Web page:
New Report Explores the Sources of Increasing Pressures Men Face to Succeed at Work and at Home and Potential Solutions for Reducing These Pressures

June 30, 2011

New Report Explores the Sources of Increasing Pressures Men Face to
Succeed at Work and at Home and Potential Solutions for Reducing These Pressures

NEW YORK, NY— Families and Work Institute’s (FWI) most recent National Study of the Changing Workforce, a nationally representative study of the U.S. workforce, finds that men now experience more work-family conflict than women. This is especially true among fathers in dual-earner couples whose level of stress has risen from 35% in 1977 to 60% in 2008. Since that finding was released, it has generated a great deal of attention and speculation.

A report released today by FWI, with funding from the Alfred P. Sloan Foundation and the IBM Corporation, The New Male Mystique, is the first to take the same data set and conduct an in-depth exploration of the underlying reasons behind men’s rising work-family conflict.

Key findings include:

    • Spending more time at work significantly increases the potential for work-family conflict. Among men who work 50 or more hours per week, 60% report experiencing some or a lot of conflict, compared to men who work 40-49 hours a week, 39% of whom experience conflict. In fact, the amount of time men spend working is more important in predicting their work-family conflict than the time men spend on child care, chores, and leisure.


    • Men who work in demanding jobs are more likely to experience more work-family conflict (61%) than men whose jobs are moderately demanding (44%)


    • Fathers in dual-earner couples are more likely to experience conflict as well. Interestingly, these fathers work three hours more per week than men their ages without children.


  • Many fathers would prefer to work less, but they work long hours to earn money for their families.

The “ideal” man today is not only a good employee working long hours to be a successful breadwinner, but is also an involved and nurturing husband/partner, father, and son. Ellen Galinsky, an author of the report and the president of Families and Work Institute says, “men are experiencing what women experienced when they first entered the workforce in record numbers—the pressure to ‘do it all in order to have it all.’ This is the essence of the new male mystique.”

The lead author of the report, Kerstin Aumann, Senior Research Associate at Families and Work Institute, says, “For some men—those with work-centric or strong traditional values—the world has changed too much, while for others—especially those with family responsibilities—the world has not yet changed enough.”

To investigate the factors that reduce the probability of experiencing work-family conflict, the researchers turned to the men who reported having little or no conflict.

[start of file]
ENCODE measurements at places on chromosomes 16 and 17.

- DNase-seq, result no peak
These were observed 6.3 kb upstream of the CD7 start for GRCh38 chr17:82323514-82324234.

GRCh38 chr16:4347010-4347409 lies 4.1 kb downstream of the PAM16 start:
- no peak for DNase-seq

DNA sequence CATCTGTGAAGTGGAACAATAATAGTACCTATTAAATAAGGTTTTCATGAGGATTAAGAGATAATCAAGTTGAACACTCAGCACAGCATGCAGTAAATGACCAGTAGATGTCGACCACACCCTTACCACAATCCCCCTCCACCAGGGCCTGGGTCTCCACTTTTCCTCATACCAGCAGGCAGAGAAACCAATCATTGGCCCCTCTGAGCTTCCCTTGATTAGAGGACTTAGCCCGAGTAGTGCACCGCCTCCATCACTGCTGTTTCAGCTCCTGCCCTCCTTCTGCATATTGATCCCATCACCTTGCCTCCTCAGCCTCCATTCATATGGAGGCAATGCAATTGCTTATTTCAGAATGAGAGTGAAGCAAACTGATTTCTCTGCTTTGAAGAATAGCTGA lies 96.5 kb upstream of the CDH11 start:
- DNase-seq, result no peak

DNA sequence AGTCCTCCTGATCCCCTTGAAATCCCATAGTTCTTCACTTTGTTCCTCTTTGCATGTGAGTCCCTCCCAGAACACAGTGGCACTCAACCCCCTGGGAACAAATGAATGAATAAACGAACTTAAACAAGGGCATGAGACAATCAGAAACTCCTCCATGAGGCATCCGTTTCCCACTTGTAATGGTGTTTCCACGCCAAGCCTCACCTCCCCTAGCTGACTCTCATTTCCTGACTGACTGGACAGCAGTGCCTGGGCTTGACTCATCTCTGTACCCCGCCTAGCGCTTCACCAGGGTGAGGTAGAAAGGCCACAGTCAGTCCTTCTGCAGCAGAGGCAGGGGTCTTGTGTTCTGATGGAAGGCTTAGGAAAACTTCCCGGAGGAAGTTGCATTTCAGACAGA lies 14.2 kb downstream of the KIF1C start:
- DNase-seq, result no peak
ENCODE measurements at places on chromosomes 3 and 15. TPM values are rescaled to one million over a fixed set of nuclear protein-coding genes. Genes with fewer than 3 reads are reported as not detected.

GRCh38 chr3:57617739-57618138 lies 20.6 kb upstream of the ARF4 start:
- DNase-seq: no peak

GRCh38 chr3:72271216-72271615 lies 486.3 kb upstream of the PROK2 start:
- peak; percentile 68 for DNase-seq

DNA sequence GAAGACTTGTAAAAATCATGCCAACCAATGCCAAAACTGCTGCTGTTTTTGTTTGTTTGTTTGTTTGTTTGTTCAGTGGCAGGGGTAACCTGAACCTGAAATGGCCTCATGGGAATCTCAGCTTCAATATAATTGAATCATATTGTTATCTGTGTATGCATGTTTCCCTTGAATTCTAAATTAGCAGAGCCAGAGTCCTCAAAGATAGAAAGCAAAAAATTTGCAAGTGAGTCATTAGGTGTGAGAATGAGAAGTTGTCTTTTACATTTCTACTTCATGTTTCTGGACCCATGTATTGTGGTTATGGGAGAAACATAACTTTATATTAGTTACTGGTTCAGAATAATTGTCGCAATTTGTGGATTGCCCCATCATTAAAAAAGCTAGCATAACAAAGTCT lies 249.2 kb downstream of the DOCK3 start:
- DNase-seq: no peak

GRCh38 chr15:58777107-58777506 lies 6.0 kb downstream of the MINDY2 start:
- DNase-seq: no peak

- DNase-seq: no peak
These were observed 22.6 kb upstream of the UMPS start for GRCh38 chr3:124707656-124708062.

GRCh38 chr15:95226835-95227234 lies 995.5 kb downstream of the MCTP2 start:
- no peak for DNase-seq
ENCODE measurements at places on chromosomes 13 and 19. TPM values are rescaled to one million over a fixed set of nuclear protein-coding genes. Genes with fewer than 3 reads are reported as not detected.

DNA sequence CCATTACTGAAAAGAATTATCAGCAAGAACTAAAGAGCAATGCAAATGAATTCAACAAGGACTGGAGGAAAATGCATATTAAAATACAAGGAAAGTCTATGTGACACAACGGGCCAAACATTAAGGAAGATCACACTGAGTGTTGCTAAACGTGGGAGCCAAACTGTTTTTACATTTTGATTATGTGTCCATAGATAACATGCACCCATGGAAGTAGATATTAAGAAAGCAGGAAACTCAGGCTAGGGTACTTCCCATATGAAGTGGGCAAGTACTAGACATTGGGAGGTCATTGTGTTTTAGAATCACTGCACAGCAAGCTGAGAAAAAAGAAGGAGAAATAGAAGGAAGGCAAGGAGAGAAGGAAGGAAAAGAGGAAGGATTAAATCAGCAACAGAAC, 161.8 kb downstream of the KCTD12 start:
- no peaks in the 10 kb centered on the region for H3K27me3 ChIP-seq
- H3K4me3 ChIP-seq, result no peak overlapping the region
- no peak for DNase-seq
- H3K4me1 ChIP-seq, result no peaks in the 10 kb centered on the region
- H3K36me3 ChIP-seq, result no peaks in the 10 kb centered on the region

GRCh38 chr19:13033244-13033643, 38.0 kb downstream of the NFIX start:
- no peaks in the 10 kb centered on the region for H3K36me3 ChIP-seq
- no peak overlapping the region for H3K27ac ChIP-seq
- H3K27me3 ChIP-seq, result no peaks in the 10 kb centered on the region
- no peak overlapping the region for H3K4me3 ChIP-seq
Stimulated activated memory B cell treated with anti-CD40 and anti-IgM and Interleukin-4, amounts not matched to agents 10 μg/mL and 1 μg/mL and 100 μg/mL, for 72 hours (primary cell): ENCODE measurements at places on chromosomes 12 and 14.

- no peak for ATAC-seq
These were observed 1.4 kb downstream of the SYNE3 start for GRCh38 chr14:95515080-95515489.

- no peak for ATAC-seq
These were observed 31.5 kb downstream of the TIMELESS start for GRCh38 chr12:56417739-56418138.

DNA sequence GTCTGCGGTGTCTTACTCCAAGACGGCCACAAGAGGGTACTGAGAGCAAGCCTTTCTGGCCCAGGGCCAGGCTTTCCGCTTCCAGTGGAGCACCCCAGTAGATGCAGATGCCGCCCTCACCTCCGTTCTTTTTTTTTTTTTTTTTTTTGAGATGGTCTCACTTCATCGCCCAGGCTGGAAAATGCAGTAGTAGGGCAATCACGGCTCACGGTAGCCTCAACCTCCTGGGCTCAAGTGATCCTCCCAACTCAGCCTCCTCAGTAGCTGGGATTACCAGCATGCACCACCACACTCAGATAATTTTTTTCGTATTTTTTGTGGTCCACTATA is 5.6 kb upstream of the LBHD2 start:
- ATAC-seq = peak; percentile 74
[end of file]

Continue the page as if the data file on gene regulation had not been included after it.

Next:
Key findings about the predictors that reduce work-family conflict in men include:

    • Men in the “at risk” groups (work more than 50 hours a week, have high levels of job demands, are work-centric or are fathers living in dual-earner couples) benefit from having supportive supervisors and coworkers as well as a culture that supports the use of flexibility.


  • High access to specific types of flexibility—such as a work schedule that meets their needs, being able to take time off during the work day to attend to personal or family issues, and receiving at least 5 paid days off per year to care for a sick child—is especially important for the men who are most likely to experience work-family conflict.

Kenneth Matos, Senior Research Associate at Families and Work Institute and an author of the report says, “to truly improve men’s lives at work and at home, change needs to occur at all levels—from individual attitudes about work and family to effective workplace design and cultural change that dispels the mystiques for both men and women.”

This report is available as a PDF download at




Families and Work Institute (FWI) is a nonprofit, nonpartisan research organization that studies the changing workforce, family and community. As a preeminent think tank, FWI is known for being ahead of the curve, identifying emerging issues, and then conducting rigorous research that often challenges common wisdom and provides insight and knowledge. As an action tank, FWI conducts numerous studies that put its research into action and then evaluates the results. Its purpose is to create research to live by. For mh2re information, see


The NSCW is the largest and most comprehensive study in the United States on employees’ life on and off the job. The 2008 NSCW gathered data from a nationally representative sample of employed people using a random digit dial procedure. Harris Interactive, Inc conducted interviews. The sample was adjusted to reflect (i.e., weighted to) 2007 U.S. Bureau of the Census statistics for the total U.S. population to adjust for any sampling bias that might have occurred. The response rate was calculated by applying the conservative method of calculation recommended by the American Association for Public Opinion Research. In 2008, the response rate was 54.6%. The completion rate was 99%. The estimated maximum sampling error for the total sample is approximately +/- 1%.

The sample for this report consists of 1,298 men who live with at least one family member (e.g., spouse/partner, child under 18 or other relative) and be employed in a wage or salaried job.

Comments are closed.

  • 25 Years of FWI History

    Watch this compelling video about how Families and Work Institute gave voice and research to a movement.

  • Highlights from FWI’s 25th Anniversary Gala

    Check out highlights from FWI’s 25th Anniversary Gala. 

    And our 25th Anniversary Video.